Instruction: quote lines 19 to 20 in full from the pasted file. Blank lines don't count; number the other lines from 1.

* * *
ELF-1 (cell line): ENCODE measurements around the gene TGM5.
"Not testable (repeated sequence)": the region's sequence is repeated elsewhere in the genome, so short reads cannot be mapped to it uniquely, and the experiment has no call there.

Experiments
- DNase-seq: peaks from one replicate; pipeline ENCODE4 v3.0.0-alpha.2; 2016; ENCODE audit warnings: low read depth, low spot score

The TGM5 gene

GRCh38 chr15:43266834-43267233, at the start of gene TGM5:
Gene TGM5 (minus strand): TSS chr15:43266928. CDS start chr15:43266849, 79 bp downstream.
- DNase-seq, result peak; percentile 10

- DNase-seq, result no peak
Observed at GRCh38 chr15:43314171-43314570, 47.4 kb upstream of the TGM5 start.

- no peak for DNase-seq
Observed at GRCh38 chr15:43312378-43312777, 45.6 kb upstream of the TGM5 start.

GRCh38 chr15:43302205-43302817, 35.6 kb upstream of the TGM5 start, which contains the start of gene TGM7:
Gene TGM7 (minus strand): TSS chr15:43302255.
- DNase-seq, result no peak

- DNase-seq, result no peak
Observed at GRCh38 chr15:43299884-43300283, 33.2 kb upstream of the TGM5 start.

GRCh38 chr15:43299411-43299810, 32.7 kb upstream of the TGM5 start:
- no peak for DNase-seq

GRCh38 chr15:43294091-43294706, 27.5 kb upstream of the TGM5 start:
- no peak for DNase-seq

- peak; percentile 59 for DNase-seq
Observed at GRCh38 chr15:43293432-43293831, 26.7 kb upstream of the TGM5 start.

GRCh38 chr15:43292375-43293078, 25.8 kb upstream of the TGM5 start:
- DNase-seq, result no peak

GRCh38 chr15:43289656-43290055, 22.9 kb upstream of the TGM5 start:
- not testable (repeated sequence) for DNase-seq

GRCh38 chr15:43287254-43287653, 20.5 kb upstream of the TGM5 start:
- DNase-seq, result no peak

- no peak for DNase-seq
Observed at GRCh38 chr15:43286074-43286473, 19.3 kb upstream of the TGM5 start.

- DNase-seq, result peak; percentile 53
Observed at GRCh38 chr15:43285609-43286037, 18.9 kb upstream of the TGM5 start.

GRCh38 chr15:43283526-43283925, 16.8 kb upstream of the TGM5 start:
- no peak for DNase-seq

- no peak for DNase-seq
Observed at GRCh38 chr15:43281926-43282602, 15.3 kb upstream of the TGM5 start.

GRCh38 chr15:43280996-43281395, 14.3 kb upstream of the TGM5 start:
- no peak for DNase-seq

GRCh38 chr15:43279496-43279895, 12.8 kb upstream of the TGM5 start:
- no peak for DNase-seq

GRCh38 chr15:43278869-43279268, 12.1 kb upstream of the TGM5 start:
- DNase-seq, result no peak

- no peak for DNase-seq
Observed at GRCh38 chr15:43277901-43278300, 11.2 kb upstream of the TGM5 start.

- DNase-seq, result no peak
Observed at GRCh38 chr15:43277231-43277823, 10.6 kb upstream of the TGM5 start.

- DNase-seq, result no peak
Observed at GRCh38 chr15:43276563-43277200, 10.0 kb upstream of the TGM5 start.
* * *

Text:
- no peak for DNase-seq

GRCh38 chr15:43294091-43294706, 27.5 kb upstream of the TGM5 start: